“There never is a good time for tough decisions. There will always be an election or something else. You have to pick courage and do it. Governance is about taking tough, even unpopular, decisions.” ; Jairam Ramesh
In common with our first survey (Conducted June 2015), this survey has its origins in the research for a book that we (Anil Kariwala, Robert Purse & Graham Smedley) are currently writing. Rather than simply relying upon anecdotal evidence and personal experience, we decided to undertake some survey-based research and hence the survey, which was open for responses during the first half of July 2015. The survey was intended to provide us with an understanding of people’s general perceptions of Corporate Governance and how it is applied, or should be applied, to their organisation. A number of the survey questions were rather more forensic than in our first survey.
We are indebted to all the 362 respondents who contributed to the survey and we hope that the results are of interest to both the respondents and a wider readership; we have certainly found them interesting and thought provoking.
We do not know, with certainty, what country our respondents are based in. We do know that on this occasion we had responses from Mexico and Peru, which is gratifying. In our first survey we had responses from:
Australia, India, Norway, Spain, South Africa, and; United Kingdom.
The total number of respondents (n) was 362, which is more than the first survey and suggests that corporate governance is a ‘live’ issue and not just for listed/quoted companies. For simplicity’s sake we have again rounded response numbers (for each question) up, or down, to the nearest 10. To avoid ‘forced’ responses, respondents could skip questions if they so wished; the number of skipped questions was very low (8) and all for Question 8. Comments and observations on the survey are always welcome and can be sent to email@example.com.
Question 1 – Has your work experience been mostly public sector, mostly private sector, or a broad mix of public and private?
Although the majority (75.0%) of respondents, a significant increase on our earlier survey, had gained more than 60% of their work experience in the private sector, a significant number (90 respondents, 25.0%) had either gained their work experience mostly in the public sector, or a broad mix of private and public sectors. The disparity is slightly disappointing because we did make some effort, seemingly to no avail, to get a greater level of participation from the public sector. Unfortunately, the public sector participation level dropped by nearly 10 percentage points.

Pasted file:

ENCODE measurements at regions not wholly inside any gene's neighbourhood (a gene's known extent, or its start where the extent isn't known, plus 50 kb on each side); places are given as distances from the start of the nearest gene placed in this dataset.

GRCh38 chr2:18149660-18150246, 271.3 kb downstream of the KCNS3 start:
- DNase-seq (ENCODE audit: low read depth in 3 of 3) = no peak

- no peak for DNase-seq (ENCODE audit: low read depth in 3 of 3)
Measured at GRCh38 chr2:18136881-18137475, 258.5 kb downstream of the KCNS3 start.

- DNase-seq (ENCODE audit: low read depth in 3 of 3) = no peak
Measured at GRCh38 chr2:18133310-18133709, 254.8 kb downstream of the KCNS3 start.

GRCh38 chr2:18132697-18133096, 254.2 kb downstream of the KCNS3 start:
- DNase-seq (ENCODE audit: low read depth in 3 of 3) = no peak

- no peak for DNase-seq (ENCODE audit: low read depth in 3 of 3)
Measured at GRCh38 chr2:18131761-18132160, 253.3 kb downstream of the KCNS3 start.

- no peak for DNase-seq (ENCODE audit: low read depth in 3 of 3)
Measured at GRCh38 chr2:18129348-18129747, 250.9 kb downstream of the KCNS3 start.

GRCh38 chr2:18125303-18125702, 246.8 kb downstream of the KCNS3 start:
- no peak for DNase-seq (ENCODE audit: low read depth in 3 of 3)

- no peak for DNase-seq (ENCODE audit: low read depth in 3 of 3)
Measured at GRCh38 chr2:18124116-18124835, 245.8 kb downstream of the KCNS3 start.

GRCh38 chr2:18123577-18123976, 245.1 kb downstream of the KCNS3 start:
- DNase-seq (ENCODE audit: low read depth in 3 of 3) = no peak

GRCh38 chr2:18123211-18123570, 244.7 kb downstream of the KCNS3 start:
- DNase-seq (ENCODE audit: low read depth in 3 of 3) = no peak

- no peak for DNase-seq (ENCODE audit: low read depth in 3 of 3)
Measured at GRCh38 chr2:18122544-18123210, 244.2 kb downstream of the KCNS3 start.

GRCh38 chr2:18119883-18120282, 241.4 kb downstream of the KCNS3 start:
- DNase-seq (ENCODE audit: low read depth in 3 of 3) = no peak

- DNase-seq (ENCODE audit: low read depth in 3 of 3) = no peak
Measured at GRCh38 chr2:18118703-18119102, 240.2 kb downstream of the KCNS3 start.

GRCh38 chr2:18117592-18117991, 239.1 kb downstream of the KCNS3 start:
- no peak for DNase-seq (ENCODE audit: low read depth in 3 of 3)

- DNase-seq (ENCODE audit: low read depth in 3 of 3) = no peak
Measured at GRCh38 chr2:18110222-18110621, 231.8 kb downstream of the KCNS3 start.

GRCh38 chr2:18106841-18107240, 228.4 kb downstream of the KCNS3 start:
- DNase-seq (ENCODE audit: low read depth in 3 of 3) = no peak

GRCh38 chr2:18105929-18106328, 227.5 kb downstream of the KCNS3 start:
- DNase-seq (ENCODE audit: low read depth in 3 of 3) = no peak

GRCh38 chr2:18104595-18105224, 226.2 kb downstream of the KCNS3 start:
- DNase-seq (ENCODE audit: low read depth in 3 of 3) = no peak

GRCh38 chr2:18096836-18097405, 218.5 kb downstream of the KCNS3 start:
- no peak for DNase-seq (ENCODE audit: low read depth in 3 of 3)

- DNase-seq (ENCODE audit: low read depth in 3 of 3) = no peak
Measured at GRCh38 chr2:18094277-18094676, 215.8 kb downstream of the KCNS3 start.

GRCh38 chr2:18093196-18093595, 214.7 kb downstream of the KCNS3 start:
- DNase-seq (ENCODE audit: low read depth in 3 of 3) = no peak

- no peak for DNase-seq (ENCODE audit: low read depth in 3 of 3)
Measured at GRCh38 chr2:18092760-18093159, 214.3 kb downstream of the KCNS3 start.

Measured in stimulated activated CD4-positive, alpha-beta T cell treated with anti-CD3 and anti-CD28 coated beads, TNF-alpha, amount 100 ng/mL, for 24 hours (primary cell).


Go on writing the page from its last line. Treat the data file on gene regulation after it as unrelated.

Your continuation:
The responses were as follows:
Question 2 – How large is your organisation?
220 of the responses were from people in SME’s (<50 to 500 people) and 140 from larger (>500 people) organisations, 50 of the responses were from large (>1,000 people) organisations. Although by no means definitive, the results suggest that corporate governance is a ‘live’ issue for a wide range of organisations and is by no means limited to large organisations such as ‘listed/quoted’ companies. If you accept the broad principle that today’s SME’s represent the seed corn for tomorrow’s large/global enterprises, this is good news.
Question 3 – Where, in your organisation, does responsibility for corporate governance lie?
Questions 3, 4, 5 and 6 may well go to the heart of the issue since they are concerned with responsibility and accountability for corporate governance. Very often responsibility and accountability are conjoined, but we are of the view that they are quite different. In the context of corporate governance, responsibility can (we suggest) be delegated, whereas accountability cannot. In this survey, with admittedly mixed results, we endeavoured to separate the two issues.